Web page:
Abolitionists in York
You'd be forgiven for imagining that North Yorkshire wasn't really touched by the slave trade, after all it's a long way from the caribbean plantations. But this county saw financial benefits of the 'institution', and the abolitionists were here too.
The abolitionists of the 18th century came from different social classes, with diverse backgrounds and interests. But across the country, their goal was the same – to end an abominable trade in humans.
The 'Institution’, as slavery was known, was legal. It was upheld by various Royal Charters since 1631 and Acts of Parliament from 1688. It was considered the pillar and support of the British economy.
And in North Yorkshire there were many fine families who were involved in this trade and who made their fortunes from the plantation system.
The Duke of Clarence, son of King George III, estimated that British capital in the West Indies stood at £100,000,000 in 1799.
So who would want to put a stop to something generating so much wealth for the country?
There were a great many men and women, both black and white, who gave their lives to end a system that saw Africans transported across the Atlantic and forced to labour under brutal conditions in America and the West Indies. And our region saw its fair share of abolitionists.
John Woolman, a Quaker, was moved by his faith to visit York and help spread the anti-slavery message. Initially he was concerned about the inhumane treatment of Native American Indians and later turned to campaigning against the brutality of the slave trade. Woolman died in York in 1772 and is buried in Bishophill.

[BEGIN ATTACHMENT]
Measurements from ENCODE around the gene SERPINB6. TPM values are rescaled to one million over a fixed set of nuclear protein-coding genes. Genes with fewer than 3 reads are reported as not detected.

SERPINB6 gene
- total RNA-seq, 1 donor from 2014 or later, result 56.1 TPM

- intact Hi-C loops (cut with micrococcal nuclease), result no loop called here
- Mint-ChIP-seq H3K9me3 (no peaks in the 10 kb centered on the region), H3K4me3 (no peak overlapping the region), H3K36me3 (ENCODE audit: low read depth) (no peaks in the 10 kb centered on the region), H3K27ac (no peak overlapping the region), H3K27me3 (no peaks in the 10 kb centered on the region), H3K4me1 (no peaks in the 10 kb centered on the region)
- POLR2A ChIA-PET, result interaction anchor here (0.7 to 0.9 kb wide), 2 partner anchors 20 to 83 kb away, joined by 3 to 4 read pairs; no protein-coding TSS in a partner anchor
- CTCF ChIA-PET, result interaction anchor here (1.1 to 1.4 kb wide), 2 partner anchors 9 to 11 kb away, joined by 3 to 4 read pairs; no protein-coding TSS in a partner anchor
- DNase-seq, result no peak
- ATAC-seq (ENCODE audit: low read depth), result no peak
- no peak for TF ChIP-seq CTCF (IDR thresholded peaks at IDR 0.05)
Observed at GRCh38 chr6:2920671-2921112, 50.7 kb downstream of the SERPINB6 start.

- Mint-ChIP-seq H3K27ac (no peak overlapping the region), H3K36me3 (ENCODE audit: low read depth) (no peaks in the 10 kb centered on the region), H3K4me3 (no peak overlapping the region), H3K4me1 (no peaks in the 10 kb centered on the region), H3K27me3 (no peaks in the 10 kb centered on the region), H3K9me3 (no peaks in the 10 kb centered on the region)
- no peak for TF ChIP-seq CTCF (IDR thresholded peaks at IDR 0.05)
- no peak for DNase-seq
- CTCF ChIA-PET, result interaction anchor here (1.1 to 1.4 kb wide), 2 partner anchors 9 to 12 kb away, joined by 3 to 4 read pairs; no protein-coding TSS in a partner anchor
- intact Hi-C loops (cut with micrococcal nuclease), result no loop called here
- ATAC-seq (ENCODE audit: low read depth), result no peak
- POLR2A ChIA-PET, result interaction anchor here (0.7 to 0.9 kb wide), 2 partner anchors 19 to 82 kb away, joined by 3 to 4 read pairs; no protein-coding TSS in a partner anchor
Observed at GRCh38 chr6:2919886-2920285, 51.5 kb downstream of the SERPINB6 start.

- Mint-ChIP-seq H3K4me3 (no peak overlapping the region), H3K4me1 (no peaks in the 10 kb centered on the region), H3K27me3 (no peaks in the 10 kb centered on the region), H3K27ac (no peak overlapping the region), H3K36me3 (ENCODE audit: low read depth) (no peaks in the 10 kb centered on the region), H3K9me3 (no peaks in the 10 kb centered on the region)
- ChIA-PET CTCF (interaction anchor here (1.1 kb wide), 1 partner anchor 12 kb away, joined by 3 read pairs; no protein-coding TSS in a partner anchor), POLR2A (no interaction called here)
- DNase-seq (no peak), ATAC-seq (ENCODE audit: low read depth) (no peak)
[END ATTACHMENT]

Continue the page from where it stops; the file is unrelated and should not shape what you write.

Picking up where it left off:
Granville Sharp, grandson of a former Archbishop of York was at the forefront of the abolition movement as Chairman of the Society.
As a lawyer, Sharp used his legal skills to bring about a major change in the law when he helped to free over 14,000 slaves living in Britain during the 18th century. He chose James Somerset, an enslaved African brought to England, as a test case which he brought before Lord Mansfield.
This was a very shrewd move because Sharp knew Lord Mansfield’s decision, that slavery was illegal in England, would be enshrined in the law of the land.
Sharp worked with other dedicated abolitionists such as Rev Thomas Clarkson, Olaudah Equiano, John Newton, Elizabeth Heyrick, Hannah More and others of the Clapham Community.
But it was the MP for Hull (1780), William Wilberforce whose debating skill and perseverance over 30 years set the tone for what was to come.
The son of a Hull merchant, William attended Pocklington School, near York, and later went on to St John’s Cambridge where he met Thomas Clarkson and the future Prime Minister, William Pitt.
Wilberforce wasn't a physically imposing man; a fact highlighted by a Yorkshire newspaper: "A diminutive figure mounted a wooden table in the Castle Yard at York to deliver an eloquent election address. His magnificent voice carried easily to the furthest corner of the crowd. "
James Boswell, lawyer and writer, said of the young politician "I saw a little fellow on a table speaking, a perfect shrimp. But presently the shrimp swelled into a whale."
And he took on a whale of a task - to defeat the pro-slavery lobby as Bill after Bill was defeated in Parliament. But, together with his very close-knit group of supporters whose Christian faith underpinned their struggle, William Wilberforce finally succeeded.
He believed that God had set him two tasks: the reformation of English society and the suppression of the slave trade.
On 22 February 1807, the House of Commons voted by an overwhelming majority of 283 votes, with only 16 against, for the Abolition of the Slave Trade. The Bill finally passed into law on 25 March 1807. It took a further 26 years to end slavery in British colonies.
It's widely believed that there is little any individual can do to influence society. However the struggle of the 18th century abolitionists against slavery shows that it is possible to ally faith and conscience with political conviction to make a real difference.
last updated: 21/06/07